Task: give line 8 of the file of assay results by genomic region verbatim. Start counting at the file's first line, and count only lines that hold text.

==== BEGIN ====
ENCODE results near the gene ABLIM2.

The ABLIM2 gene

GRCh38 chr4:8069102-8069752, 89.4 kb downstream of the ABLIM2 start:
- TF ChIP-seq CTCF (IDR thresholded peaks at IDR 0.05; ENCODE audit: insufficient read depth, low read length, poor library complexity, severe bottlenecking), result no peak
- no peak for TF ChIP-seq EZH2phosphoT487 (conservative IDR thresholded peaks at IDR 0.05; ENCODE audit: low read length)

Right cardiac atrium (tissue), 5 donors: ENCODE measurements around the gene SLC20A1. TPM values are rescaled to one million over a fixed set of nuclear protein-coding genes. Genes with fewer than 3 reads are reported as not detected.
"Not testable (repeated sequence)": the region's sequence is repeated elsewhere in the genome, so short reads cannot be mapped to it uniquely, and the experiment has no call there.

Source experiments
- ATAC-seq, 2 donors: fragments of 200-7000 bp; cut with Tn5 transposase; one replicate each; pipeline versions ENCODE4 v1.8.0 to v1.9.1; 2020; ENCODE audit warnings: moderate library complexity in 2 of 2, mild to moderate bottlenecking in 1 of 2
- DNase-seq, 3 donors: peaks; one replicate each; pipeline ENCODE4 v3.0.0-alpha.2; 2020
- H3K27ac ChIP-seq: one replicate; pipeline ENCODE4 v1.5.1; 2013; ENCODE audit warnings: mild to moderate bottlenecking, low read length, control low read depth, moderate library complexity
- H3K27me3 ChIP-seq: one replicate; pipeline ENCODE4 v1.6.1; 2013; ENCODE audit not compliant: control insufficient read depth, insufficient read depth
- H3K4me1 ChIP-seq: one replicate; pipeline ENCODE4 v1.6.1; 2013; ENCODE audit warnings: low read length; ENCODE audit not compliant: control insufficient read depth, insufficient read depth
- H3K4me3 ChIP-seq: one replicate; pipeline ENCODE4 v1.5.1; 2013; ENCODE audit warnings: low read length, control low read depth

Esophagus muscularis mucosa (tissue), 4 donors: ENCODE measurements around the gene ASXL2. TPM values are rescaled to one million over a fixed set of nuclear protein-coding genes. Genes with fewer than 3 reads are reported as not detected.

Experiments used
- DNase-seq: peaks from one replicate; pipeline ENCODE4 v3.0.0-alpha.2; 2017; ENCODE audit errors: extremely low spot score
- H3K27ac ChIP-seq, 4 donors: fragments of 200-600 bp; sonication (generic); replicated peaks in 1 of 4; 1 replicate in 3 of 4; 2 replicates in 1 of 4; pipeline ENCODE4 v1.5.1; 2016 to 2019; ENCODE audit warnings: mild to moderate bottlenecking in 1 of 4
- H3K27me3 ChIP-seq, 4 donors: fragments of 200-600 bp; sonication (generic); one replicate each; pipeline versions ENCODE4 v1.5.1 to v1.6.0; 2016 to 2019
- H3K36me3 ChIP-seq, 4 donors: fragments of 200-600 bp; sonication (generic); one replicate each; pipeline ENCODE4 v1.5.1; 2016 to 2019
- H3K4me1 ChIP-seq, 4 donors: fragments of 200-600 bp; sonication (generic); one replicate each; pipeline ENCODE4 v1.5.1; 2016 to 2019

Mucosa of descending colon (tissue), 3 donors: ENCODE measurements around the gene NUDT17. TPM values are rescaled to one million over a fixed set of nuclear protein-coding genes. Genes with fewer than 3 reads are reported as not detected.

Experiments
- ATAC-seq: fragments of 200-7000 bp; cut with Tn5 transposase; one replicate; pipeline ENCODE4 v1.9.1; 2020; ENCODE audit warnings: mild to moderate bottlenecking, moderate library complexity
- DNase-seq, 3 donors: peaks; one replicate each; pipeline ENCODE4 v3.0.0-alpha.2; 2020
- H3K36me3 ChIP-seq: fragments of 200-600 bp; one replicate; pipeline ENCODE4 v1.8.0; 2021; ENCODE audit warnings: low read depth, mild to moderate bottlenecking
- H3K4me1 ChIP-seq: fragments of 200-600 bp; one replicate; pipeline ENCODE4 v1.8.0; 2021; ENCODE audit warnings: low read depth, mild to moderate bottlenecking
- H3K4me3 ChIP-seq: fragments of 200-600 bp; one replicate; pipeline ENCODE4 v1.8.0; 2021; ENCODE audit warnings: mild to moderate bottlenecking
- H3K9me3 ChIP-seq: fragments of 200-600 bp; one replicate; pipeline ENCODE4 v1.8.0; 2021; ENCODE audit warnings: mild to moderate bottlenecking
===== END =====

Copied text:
Source experiments